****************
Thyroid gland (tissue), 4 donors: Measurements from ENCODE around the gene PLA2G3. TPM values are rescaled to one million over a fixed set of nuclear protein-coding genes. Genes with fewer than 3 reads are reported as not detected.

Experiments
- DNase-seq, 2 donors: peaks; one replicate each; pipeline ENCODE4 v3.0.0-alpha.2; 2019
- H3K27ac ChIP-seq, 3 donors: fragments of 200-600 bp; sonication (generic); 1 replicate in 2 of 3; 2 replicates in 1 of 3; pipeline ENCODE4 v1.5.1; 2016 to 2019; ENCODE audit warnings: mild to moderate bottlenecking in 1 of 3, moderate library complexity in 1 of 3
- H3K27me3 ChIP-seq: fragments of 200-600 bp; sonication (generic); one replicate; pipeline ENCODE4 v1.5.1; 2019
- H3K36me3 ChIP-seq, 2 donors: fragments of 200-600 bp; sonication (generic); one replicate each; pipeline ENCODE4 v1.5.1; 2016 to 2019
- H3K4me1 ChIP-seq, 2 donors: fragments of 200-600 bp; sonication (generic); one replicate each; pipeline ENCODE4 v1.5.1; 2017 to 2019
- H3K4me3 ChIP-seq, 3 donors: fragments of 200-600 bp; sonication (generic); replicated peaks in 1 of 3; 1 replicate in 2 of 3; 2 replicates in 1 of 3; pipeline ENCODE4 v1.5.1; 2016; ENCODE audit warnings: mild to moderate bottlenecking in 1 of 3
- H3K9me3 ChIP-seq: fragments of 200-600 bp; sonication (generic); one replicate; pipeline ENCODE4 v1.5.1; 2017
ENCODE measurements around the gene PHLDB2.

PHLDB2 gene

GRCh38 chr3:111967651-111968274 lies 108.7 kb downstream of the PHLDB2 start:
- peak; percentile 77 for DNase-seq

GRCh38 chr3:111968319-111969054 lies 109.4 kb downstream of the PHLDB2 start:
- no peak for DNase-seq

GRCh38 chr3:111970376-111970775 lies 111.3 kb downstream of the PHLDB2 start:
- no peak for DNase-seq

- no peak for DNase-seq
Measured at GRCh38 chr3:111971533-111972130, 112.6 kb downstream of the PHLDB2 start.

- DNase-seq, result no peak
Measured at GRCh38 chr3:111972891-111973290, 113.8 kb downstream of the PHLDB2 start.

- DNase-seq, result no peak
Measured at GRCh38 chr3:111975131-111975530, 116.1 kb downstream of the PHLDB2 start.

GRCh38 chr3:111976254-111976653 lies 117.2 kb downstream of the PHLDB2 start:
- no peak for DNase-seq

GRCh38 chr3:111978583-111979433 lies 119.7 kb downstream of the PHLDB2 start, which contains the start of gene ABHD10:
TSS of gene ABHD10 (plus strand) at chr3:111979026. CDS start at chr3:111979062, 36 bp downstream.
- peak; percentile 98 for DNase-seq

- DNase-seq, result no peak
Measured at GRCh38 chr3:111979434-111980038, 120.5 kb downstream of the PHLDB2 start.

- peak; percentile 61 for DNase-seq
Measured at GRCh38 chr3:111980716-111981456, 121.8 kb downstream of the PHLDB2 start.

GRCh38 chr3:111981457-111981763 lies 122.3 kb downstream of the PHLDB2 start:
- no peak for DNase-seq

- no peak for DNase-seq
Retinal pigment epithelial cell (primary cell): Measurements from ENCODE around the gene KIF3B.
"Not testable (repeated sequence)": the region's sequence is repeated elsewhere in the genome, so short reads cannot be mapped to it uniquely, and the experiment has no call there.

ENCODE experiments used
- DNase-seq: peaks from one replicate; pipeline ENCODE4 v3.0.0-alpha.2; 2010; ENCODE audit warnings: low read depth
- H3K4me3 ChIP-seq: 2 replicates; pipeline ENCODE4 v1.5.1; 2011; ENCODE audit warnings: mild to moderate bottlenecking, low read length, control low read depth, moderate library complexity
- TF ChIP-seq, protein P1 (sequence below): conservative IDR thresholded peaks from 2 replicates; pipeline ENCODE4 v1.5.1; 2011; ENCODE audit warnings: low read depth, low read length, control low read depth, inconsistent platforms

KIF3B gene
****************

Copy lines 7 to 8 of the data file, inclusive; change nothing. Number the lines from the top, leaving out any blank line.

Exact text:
- H3K4me1 ChIP-seq, 2 donors: fragments of 200-600 bp; sonication (generic); one replicate each; pipeline ENCODE4 v1.5.1; 2017 to 2019
- H3K4me3 ChIP-seq, 3 donors: fragments of 200-600 bp; sonication (generic); replicated peaks in 1 of 3; 1 replicate in 2 of 3; 2 replicates in 1 of 3; pipeline ENCODE4 v1.5.1; 2016; ENCODE audit warnings: mild to moderate bottlenecking in 1 of 3